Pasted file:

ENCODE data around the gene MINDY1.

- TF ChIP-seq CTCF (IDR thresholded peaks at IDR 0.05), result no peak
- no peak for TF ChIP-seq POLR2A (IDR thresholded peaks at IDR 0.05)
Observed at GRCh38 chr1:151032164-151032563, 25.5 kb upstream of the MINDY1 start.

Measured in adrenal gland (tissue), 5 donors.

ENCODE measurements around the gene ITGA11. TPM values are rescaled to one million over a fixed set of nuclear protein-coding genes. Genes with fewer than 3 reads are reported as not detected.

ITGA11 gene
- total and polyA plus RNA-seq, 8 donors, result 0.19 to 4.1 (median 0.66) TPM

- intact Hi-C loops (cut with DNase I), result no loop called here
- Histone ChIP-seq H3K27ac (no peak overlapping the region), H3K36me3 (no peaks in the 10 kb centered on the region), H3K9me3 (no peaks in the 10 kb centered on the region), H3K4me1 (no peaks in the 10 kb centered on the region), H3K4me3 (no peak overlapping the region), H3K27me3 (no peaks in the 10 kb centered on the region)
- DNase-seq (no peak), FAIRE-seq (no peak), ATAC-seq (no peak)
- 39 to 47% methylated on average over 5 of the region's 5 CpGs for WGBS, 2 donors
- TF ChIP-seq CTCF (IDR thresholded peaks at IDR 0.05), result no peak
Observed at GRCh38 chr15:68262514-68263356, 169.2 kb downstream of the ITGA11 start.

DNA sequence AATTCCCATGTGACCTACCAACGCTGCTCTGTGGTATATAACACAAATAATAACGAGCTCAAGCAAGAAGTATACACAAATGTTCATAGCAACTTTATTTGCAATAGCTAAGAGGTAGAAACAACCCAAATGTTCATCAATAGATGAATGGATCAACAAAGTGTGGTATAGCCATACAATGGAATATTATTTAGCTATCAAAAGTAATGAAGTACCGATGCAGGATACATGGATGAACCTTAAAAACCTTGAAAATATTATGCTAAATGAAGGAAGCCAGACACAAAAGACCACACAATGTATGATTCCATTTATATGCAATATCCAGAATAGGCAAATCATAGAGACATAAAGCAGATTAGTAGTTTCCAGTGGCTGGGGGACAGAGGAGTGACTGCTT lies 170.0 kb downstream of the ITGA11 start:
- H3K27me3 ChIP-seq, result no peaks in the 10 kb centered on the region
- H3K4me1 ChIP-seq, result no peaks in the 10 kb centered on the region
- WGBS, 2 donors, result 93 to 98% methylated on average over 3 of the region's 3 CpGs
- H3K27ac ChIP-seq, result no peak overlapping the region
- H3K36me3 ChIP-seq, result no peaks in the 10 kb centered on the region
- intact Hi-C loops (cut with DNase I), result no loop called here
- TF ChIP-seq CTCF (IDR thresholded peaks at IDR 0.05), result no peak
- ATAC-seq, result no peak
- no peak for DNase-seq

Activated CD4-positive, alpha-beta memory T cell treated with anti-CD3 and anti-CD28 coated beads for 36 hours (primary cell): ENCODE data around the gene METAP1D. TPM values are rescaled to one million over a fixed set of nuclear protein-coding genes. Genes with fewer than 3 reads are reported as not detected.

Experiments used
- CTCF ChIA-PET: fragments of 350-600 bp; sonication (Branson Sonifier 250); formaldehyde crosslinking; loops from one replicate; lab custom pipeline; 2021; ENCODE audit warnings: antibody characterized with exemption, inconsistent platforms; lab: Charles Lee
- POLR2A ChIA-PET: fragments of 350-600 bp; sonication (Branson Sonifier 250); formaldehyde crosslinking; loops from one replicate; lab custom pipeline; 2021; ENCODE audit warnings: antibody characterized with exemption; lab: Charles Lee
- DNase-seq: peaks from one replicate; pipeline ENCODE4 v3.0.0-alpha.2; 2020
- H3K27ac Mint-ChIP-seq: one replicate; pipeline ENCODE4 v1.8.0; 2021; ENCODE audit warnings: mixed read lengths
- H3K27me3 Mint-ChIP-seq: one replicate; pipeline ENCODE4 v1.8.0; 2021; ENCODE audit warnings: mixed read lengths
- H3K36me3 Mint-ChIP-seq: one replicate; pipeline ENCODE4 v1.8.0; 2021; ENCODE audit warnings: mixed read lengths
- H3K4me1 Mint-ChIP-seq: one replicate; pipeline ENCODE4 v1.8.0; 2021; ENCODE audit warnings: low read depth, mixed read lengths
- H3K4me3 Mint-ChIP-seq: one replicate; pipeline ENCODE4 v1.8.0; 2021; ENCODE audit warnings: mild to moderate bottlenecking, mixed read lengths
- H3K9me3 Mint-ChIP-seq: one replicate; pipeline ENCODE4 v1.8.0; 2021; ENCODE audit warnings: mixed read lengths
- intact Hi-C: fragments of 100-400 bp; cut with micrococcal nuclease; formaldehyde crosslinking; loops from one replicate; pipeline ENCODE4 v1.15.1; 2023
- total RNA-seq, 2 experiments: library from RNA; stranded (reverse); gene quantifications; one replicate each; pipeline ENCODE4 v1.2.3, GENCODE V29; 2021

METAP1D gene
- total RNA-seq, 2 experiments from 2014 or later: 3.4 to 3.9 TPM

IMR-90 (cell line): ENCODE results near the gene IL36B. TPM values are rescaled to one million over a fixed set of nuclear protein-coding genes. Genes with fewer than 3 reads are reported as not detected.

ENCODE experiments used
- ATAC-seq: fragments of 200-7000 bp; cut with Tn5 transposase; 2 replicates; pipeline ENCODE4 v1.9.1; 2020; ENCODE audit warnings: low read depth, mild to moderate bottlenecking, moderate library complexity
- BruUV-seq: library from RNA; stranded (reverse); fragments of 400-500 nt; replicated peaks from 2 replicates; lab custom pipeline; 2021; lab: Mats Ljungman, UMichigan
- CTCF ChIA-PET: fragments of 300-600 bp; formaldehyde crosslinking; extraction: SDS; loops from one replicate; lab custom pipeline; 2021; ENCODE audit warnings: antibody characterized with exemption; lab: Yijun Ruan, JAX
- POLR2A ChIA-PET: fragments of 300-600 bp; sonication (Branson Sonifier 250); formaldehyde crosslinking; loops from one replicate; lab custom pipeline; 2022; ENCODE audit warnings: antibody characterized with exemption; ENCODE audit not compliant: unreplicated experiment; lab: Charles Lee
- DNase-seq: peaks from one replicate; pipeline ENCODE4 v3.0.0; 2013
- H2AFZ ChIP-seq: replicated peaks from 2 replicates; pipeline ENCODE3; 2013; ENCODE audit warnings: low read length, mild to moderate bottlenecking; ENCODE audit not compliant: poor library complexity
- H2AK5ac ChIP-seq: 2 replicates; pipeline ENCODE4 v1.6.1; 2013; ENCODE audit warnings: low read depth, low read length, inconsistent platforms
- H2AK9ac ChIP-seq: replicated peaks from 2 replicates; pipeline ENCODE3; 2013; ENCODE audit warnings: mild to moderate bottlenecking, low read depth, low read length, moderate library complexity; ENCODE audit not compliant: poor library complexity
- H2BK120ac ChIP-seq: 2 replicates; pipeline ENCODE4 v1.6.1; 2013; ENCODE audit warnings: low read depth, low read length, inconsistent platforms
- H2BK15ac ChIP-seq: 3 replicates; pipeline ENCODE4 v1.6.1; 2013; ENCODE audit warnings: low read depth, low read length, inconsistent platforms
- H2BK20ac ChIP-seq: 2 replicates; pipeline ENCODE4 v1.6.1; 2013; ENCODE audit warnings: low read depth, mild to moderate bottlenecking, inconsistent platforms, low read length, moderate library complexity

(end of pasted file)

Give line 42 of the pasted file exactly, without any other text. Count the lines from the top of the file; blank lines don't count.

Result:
- ATAC-seq: fragments of 200-7000 bp; cut with Tn5 transposase; 2 replicates; pipeline ENCODE4 v1.9.1; 2020; ENCODE audit warnings: low read depth, mild to moderate bottlenecking, moderate library complexity